While much discussion of viewability has taken place, there is still room to discuss viewability in the context of media markets. The true price at which something will sell in the market contains a very important bit of information. Pricing and market data within media are like the DNA building blocks for our understanding of the market. You need to have all the pieces to understand what is going on. True price is the most important piece of information. For buyers, not having the ability to understand the unit price of inventory, which will be viewed by real audience members matching their targeting, means there is a missing piece in the DNA that makes up that buyers’ understanding of the market. Without the knowledge of price, a significant amount of decisions cannot be made with certainty. An impression that is not known to be viewed has a price that has little information buyers and sellers can glean from. Viewability measurement is so important because without it, price cannot be used to compare the value of different media inventory. In turn, that means that a real negotiation is more difficult.
Buyers and sellers want to know that they are doing business ‘on the level’. Viewability is not about higher or lower prices, viewability is about finding the right price. For those hiding in the shadows, lack of viewability hides true quality, artificially raising effective price, and can be used as a negotiation bludgeon to artificially lower price. In the end though, all the good folk of the media market just want fairness.
In media markets, buyers know ‘a price’, the problem is that the price they know is not exactly for what they are buying. Some media buyers will read the previous statement and disagree. I argue that the only price the buyer cares about is the CPM of all the real impressions. If a buyer knows how many impressions were shown to their specified audience of real people, in a viewable manner, and the real unit price of what they’re buying, before the purchase, they can proactively select the inventory that will perform best.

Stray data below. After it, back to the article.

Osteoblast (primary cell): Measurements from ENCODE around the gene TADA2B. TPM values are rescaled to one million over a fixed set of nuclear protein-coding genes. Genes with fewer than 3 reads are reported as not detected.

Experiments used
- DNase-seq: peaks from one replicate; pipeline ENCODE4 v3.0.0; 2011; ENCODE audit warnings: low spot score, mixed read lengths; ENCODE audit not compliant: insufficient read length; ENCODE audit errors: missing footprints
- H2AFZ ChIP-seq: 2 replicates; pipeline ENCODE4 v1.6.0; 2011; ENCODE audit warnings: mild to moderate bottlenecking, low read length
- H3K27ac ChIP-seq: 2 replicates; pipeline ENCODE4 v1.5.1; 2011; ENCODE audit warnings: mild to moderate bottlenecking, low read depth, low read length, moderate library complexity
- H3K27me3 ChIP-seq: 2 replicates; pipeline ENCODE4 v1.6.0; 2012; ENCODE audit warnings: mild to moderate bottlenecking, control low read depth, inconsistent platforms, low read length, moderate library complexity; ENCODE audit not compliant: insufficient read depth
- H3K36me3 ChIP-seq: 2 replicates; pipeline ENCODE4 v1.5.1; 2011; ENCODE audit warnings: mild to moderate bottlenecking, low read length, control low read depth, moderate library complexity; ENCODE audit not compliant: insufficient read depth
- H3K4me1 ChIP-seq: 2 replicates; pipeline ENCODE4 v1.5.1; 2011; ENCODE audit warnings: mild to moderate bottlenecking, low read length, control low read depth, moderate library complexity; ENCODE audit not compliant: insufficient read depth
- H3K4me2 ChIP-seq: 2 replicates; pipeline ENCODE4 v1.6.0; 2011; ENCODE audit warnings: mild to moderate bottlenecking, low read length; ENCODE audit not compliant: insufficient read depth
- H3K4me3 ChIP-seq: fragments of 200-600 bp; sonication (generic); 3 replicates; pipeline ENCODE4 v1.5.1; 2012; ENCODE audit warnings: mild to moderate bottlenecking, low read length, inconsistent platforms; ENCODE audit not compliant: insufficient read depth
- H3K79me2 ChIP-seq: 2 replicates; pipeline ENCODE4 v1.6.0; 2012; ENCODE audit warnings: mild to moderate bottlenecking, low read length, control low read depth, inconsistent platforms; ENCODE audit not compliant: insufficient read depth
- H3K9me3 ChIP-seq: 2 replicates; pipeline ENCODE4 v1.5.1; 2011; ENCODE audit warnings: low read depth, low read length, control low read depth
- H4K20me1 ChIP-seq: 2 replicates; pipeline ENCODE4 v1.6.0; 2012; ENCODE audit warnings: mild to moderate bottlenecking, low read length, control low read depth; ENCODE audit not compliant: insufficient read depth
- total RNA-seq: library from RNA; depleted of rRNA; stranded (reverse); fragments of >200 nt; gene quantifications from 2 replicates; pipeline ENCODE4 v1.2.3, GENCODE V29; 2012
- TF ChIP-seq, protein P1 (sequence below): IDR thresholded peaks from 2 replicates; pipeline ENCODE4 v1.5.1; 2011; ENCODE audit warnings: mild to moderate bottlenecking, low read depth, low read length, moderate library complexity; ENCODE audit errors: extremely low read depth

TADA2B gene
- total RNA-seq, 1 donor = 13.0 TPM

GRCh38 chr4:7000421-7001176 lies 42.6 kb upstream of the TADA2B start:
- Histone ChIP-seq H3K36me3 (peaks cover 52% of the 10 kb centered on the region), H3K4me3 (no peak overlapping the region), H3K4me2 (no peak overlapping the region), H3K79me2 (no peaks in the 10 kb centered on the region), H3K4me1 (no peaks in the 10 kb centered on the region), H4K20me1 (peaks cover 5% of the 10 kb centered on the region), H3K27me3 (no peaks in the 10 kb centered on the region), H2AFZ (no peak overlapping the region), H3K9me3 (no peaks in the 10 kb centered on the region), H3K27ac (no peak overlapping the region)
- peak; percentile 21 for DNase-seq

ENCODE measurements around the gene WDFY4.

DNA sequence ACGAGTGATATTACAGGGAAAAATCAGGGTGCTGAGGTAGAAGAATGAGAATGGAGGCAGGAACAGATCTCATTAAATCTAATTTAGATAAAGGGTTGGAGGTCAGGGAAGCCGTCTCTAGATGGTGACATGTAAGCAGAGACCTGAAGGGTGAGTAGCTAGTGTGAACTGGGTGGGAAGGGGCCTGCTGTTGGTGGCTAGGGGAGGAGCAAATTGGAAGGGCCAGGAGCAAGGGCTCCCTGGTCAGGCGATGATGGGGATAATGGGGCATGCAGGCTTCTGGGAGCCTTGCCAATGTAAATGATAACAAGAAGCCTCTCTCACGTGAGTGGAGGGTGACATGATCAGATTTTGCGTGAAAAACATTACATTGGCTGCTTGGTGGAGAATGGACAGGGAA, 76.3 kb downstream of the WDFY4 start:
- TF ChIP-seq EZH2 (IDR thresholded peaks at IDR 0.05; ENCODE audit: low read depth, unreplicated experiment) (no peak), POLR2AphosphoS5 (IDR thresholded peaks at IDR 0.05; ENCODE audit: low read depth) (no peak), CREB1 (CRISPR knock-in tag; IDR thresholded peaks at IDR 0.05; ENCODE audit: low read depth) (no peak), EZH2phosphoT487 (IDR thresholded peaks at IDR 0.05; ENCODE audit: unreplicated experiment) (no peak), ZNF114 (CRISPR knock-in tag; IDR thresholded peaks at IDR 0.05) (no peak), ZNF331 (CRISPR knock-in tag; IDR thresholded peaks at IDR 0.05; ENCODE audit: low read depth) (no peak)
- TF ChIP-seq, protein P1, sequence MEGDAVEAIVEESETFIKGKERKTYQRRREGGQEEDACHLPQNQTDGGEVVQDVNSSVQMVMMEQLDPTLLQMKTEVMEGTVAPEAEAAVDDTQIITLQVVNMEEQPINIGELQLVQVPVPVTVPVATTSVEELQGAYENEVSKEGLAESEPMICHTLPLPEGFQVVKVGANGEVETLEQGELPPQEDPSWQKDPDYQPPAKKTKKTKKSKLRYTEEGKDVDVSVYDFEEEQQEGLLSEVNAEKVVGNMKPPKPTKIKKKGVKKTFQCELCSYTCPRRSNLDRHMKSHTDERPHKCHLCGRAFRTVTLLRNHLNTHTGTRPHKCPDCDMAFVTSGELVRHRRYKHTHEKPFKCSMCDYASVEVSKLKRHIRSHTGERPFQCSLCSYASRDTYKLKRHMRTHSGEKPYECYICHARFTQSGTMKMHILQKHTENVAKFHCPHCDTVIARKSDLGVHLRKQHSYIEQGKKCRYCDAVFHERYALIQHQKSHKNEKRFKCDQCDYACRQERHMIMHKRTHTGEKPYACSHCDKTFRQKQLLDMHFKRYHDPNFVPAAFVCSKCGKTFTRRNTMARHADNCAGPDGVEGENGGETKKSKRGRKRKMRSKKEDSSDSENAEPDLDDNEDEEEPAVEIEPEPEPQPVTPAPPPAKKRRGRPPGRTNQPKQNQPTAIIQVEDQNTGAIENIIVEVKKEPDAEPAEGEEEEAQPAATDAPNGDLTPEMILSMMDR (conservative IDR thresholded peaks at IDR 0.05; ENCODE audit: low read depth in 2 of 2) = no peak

Media is not a commodity, the viewability of each publisher is unique and the mix of real and bot impressions is unique. Moreover, two buyers who buy the same inventory at the same price will not achieve the same ROI. So, every publisher is different and so is every buyer.
Let’s work through an analogy. Imagine you’re a contractor building houses. You have an opportunity to build houses that you know will sell for $1000 per square foot. What should you build to maximize your profit? Well, if you consider all the materials and labor, you can mathematically figure out the most profitable size house to build. But what if you had no idea what the price of the real materials would be when you need to build the house? What if the amount of defective materials varied by store and manufacturer and you had no way to measure it? Viewability is exactly like that. Without viewability you don’t know the actual price of the product that you need to buy.
Today, the data landscape is rich with solutions that help separate the wheat from the chaff when it comes to impressions. This data powers buyers’ ability to look past the amount they paid and into the price of target audience and media.
Using that data to power media buying decisions, the ability to measure substitutability begins to emerge. Figuring out “what to buy instead” is a very important function of the buy side. Houses are not commodities, but we all know that when you have to choose a place to live you figure out how to balance the good, bad, and price. The second choice at a lower price can quickly become your first choice. Without viewability, you cannot accurately measure price, and without price you can’t make good decisions to balance the good, bad, and price.